Having had a less than stellar university career the first time around, it would be fair to say I was a little nervous about returning to higher education a mere three years after having been shown the door. Trepidation notwithstanding, back I toddled for another crack, this time via the Creative Arts stream in an education degree. How I came to gain access at the eleventh hour is quite a good yarn, and if I can conjure a musical connection I might tap it out, but for now I want to talk about one of my favourite subjects in the four-year course.
It was an English elective called “Children’s Literature”. As I’d been a voracious reader as a child and continued the habit through adolescence into something vaguely resembling adulthood, I signed up in a trice.
It was great. We read children’s books, discussed them, wrote essays, and even compiled (in my case) an extensive card file of over a hundred titles, divided into nine categories and stored in a neat little plastic box. In alphabetical order, of course.
That card file system was re-purposed, sometime in the late 80s, as a resource for the radio show I did on Melbourne’s 3PBS-FM (public radio, volunteer run) where I’d regularly construct a playlist based on a theme. “Roads, Streets and Highways” was one that provided plenty of variety and choices enough for at least two shows.
But we digress.
The Children’s Lit subject provided a wonderful excuse to scour Melbourne’s bookshops for suitable paperbacks and brought me into contact with a much wider variety of books than I was hitherto familiar with. An example was the quaint and wonderful world of Tove Jansson’s Moomins.
The multi-talented Ms Jansson—author, novelist, painter, illustrator, comic strip author—was born in Helsinki in 1914. She started writing the Moomin tales in 1945, producing nine books in all. They are innocent stories of charming little critters who get into scrapes but always find a way out. It’s a standard formula, but the Finn Family Moomintroll (title of the 3rd book) were a bit ‘other’. Different, perhaps, but popular too. Tove Janssen won the Hans Christian Andersen Award for Writing in 1966.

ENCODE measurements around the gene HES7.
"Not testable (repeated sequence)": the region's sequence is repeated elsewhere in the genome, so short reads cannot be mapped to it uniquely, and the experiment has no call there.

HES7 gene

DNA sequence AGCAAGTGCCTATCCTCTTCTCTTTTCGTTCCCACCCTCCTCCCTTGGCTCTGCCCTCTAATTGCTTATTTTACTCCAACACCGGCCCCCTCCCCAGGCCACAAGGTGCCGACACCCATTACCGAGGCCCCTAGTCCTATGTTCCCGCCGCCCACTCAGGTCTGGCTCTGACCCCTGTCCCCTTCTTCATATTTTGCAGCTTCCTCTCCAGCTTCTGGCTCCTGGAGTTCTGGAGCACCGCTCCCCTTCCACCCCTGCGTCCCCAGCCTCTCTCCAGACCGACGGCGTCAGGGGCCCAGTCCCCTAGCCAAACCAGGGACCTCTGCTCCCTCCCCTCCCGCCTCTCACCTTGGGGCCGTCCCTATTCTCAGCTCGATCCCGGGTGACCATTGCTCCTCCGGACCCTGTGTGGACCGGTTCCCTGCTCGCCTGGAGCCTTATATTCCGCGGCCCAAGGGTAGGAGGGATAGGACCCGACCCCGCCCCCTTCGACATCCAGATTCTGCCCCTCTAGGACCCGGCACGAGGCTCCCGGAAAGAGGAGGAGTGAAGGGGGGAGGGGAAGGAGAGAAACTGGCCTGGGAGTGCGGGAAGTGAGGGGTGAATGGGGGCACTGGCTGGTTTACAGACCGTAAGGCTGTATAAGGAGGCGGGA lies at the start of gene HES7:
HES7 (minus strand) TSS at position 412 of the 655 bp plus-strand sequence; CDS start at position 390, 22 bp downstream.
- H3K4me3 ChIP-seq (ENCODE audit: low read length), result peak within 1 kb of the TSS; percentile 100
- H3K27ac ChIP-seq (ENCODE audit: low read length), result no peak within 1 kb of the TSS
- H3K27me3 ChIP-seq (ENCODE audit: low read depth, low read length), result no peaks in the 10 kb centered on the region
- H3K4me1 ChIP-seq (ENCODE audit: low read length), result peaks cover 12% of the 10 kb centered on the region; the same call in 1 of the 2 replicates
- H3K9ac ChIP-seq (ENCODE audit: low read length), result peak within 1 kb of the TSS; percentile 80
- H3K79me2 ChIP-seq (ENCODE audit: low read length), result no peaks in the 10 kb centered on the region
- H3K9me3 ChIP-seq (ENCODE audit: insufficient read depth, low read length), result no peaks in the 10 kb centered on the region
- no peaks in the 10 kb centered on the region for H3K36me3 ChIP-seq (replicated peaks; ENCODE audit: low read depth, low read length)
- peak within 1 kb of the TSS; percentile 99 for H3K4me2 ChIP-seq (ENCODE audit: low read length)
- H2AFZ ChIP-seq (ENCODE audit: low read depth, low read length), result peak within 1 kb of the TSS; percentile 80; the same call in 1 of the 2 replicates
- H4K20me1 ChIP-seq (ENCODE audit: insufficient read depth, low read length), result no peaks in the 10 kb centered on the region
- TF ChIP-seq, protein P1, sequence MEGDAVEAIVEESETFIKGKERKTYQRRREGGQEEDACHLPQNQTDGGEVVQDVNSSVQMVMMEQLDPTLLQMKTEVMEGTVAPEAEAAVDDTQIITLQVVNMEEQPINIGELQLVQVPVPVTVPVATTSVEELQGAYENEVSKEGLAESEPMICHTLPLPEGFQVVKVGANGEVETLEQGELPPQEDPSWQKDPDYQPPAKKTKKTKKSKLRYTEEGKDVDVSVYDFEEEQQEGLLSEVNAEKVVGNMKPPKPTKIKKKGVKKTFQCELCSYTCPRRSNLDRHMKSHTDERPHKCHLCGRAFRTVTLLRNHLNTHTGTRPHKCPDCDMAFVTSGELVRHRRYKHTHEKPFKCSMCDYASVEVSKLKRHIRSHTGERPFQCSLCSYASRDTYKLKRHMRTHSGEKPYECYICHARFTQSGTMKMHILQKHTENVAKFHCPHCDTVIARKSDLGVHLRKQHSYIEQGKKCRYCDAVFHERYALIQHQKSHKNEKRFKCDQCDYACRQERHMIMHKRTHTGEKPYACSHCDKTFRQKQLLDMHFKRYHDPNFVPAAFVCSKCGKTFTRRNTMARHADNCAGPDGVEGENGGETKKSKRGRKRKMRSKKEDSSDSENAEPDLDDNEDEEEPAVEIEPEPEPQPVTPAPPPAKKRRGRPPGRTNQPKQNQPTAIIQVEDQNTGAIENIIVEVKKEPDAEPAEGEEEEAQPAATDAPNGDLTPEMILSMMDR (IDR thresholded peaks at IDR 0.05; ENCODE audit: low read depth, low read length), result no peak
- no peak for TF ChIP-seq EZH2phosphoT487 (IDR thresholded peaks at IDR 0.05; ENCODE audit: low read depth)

So much for the mid-term paper on a short history of the Moomins.
What I did not know until a month ago was that the stories were made into an animated television series (a Polish, Austrian, and German co-production, if you please) and, once adapted, screened in the UK between 1983 and 1985.
And how, you ask, did I come to discover this TV series?
I didn’t. Never seen a minute of it. But I did discover an LP…
In 2016, the Finders Keepers record label released, on vinyl, the soundtrack created for the series by two English musicians. Happening across this delightful looking album recently, I read the back cover notes and hesitated not one moomin-moment. Quirky electronica? Shoestring production? Eccentric tunes? Yes please!
Imagine, if you will, a foreboding homemade electro-acoustic, new age, synth driven, proto-techno, imaginary world music Portastudio soundtrack for… an animated fantasy based on a modern Finnish folk tale… composed in 1982 by two politically driven post-punk theatre performers from a shared house in Leeds.
That’s what the notes on the back cover say, going on to note that the synth in question was a Wasp, the wind instrument an ocarina, and the musicians Graeme Miller and Steve Shill. Inside the gatefold is a long and very detailed history that will doubtless delight those who looked forward to their Moominvalley visits as children. But for the rest of us, this shyly entrancing mixture of simple melodies, effects, and a vision of innocent wonder does not need an essay. Just a turntable and a ticket to Moominland.
Are you Moomin-friendly? Do share.
There’s no dark side of the Moomin really. Matter of fact, it’s all light.